Winthrop Society Questions

In 300-400 words total address the following topics from your reading of Winthrop’s sermon:1) What role did the Puritan’s expect religion would play in the new world?2) How was society organized according to Winthrop’s world view?3) What were some of the expectations of Puritan leaders, like Winthrop, as they sailed toward the unknown?4) What is your impression of Winthrop’s leadership style and efficacy?MLA FORMAT!!!! Graded based on their breadth, scope, use of evidence, and coherence.ABSOLUTELY NO PLAGIARISM!! WILL BE TURNED IN ON TURNITIN.COM

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The Winthrop Society: Descendants of the Great Migration
1/9/18, 12(41 PM
A Model of Christian Charity
By Governor John Winthrop
Redacted and introduced by John Beardsley.
This is Winthrop’s most famous thesis, written on board the Arbella, 1630. We love to imagine the
occasion when he personally spoke this oration to some large portion of the Winthrop fleet passengers
during or just before their passage.
In an age not long past, when the Puritan founders were still respected by the educational
establishment, this was required reading in many courses of American history and literature.
However, it was often abridged to just the first and last few paragraphs. This left the overture of the
piece sounding unkind and fatalistic, and the finale rather sternly zealous. A common
misrepresentation of the Puritan character.
Winthrop’s genius was logical reasoning combined with a sympathetic nature. To remove this work’s
central arguments about love and relationships is to completely lose the sense of the whole. Therefore
we present it here in its well-balanced entirety. The biblical quotations are as Winthrop wrote them,
and remain sometimes at slight variance from the King James version. This editor has corrected the
chapter and verse citations to correspond to the King James text, assuming that the modern reader
will wish to conveniently refer to that most popular English version of the Bible, as the Governor lays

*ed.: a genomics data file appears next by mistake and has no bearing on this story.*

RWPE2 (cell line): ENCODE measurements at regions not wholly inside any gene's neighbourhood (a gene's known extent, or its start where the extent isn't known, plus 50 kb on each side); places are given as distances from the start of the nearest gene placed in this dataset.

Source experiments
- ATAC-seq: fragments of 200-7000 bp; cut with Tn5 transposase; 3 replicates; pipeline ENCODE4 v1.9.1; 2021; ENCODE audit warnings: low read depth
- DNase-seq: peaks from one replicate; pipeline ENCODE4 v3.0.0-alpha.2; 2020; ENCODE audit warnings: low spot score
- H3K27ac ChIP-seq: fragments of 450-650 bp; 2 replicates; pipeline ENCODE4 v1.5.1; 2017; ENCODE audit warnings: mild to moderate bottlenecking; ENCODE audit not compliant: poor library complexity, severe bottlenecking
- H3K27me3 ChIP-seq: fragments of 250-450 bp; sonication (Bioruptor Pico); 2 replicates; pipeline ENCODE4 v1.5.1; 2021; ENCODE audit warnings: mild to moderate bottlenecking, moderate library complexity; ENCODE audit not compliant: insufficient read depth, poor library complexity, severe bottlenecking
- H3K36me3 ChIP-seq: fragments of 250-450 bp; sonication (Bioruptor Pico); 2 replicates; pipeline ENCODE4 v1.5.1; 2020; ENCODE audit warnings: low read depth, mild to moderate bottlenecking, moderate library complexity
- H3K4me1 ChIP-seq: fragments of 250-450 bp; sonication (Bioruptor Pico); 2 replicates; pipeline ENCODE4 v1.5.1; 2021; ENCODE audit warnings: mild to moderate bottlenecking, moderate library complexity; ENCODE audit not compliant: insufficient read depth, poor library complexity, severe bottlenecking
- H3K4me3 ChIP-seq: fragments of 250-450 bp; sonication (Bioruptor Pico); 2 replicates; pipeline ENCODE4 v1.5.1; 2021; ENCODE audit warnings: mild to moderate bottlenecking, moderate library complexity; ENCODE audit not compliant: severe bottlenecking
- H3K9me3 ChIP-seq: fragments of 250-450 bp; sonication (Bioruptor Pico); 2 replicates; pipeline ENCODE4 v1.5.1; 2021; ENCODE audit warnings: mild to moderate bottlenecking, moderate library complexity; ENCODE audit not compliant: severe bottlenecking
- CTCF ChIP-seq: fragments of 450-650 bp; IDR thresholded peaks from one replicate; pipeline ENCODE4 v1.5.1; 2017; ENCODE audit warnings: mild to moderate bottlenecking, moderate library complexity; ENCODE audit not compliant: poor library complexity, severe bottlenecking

out his argument for charity and decent human behavior in the community.
Winthrop’s intent was to prepare the people for planting a new society in a perilous environment, but
his practical wisdom is timeless.
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OD ALMIGHTY in His most holy and wise providence, hath so
disposed of the condition of mankind, as in all times some must be
rich, some poor, some high and eminent in power and dignity;
others mean and in submission.
The Reason hereof:
1st Reason.
First to hold conformity with the rest of His world, being delighted to
show forth the glory of his wisdom in the variety and difference of the
creatures, and the glory of His power in ordering all these differences
for the preservation and good of the whole, and the glory of His
greatness, that as it is the glory of princes to have many officers, so
this great king will have many stewards, counting himself more
honored in dispensing his gifts to man by man, than if he did it by his
own immediate hands.
2nd Reason.
Secondly, that He might have the more occasion to manifest the work
of his Spirit: first upon the wicked in moderating and restraining them,
so that the rich and mighty should not eat up the poor, nor the poor
and despised rise up against and shake off their yoke. Secondly, in the
regenerate, in exercising His graces in them, as in the great ones, their
love, mercy, gentleness, temperance etc., and in the poor and inferior
sort, their faith, patience, obedience etc.
3rd Reason.
Thirdly, that every man might have need of others, and from hence
they might be all knit more nearly together in the bonds of brotherly
affection. From hence it appears plainly that no man is made more
honorable than another or more wealthy etc., out of any particular and
singular respect to himself, but for the glory of his Creator and the
common good of the creature, Man. Therefore God still reserves the
property of these gifts to Himself as Ezek. 16:17, He there calls
wealth, His gold and His silver, and Prov. 3:9, He claims their service
as His due, “Honor the Lord with thy riches,” etc. — All men being
thus (by divine providence) ranked into two sorts, rich and poor; under
the first are comprehended all such as are able to live comfortably by
their own means duly improved; and all others are poor according to
the former distribution.
There are two rules whereby we are to walk one towards another: Justice and
Mercy. These are always distinguished in their act and in their object, yet may they
both concur in the same subject in each respect; as sometimes there may be an
occasion of showing mercy to a rich man in some sudden danger or distress, and
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also doing of mere justice to a poor man in regard of some particular contract, etc.
There is likewise a double Law by which we are regulated in our conversation